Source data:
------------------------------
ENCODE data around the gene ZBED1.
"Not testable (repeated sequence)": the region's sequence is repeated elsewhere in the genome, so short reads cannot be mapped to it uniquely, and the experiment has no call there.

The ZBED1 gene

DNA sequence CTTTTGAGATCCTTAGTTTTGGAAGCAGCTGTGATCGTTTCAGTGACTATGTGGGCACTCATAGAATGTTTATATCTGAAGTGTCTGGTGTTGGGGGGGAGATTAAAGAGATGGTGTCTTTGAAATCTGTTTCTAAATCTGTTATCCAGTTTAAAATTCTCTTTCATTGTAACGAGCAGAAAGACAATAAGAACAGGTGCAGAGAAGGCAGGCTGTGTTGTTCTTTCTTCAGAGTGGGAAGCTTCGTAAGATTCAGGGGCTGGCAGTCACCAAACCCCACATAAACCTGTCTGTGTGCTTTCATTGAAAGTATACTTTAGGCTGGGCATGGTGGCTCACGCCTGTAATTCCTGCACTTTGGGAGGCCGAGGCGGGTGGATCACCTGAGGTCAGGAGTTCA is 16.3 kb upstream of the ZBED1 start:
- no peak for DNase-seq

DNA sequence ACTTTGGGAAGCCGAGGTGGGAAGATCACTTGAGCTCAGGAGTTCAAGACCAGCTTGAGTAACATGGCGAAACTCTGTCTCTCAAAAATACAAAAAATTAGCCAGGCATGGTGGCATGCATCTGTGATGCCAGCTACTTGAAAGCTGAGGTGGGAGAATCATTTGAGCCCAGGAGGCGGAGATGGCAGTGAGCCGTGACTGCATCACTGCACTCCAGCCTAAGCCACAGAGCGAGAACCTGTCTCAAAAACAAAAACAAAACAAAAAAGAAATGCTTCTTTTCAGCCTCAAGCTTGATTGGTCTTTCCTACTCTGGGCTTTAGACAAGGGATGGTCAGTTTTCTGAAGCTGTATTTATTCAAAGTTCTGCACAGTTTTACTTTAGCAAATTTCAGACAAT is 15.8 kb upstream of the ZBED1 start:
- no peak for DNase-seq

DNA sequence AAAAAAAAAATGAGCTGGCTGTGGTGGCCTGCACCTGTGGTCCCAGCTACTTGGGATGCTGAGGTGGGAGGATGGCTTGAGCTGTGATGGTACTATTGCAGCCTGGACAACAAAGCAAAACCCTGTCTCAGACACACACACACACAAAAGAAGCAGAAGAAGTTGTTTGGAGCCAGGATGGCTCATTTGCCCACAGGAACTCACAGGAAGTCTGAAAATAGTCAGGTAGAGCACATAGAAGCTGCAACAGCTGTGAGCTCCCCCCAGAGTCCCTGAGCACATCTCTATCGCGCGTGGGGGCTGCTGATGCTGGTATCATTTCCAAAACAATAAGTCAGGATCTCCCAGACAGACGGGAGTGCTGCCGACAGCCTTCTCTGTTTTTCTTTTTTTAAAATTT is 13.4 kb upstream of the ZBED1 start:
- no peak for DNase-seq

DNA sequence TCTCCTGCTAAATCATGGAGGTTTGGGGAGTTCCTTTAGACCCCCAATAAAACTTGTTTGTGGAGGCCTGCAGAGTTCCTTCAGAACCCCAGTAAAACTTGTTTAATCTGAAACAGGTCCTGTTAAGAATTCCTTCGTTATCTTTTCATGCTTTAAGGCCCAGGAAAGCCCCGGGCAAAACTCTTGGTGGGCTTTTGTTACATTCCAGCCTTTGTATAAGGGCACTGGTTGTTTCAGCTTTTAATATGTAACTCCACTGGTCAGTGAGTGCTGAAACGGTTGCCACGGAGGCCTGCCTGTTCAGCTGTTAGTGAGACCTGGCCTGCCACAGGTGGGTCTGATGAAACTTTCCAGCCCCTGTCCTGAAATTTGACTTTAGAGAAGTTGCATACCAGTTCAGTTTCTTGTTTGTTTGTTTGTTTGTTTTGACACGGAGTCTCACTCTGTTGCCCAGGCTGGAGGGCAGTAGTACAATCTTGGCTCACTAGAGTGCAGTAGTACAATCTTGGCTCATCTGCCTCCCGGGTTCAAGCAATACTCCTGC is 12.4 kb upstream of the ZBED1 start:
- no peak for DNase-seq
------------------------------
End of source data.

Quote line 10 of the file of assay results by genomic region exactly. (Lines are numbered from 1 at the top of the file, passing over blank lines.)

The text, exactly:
DNA sequence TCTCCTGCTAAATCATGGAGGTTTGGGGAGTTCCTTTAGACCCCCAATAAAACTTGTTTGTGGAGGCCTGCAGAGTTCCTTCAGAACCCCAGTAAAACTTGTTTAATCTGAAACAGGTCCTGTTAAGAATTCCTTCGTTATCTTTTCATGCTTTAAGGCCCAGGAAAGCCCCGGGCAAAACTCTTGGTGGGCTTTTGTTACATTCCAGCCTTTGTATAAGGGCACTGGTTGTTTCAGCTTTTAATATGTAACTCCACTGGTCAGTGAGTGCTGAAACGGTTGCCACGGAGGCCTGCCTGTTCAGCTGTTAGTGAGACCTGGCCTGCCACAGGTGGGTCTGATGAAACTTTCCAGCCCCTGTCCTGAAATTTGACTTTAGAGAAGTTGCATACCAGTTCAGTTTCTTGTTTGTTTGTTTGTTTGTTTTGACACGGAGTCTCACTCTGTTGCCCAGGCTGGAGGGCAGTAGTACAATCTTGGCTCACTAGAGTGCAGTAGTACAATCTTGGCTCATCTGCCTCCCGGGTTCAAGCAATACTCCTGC is 12.4 kb upstream of the ZBED1 start: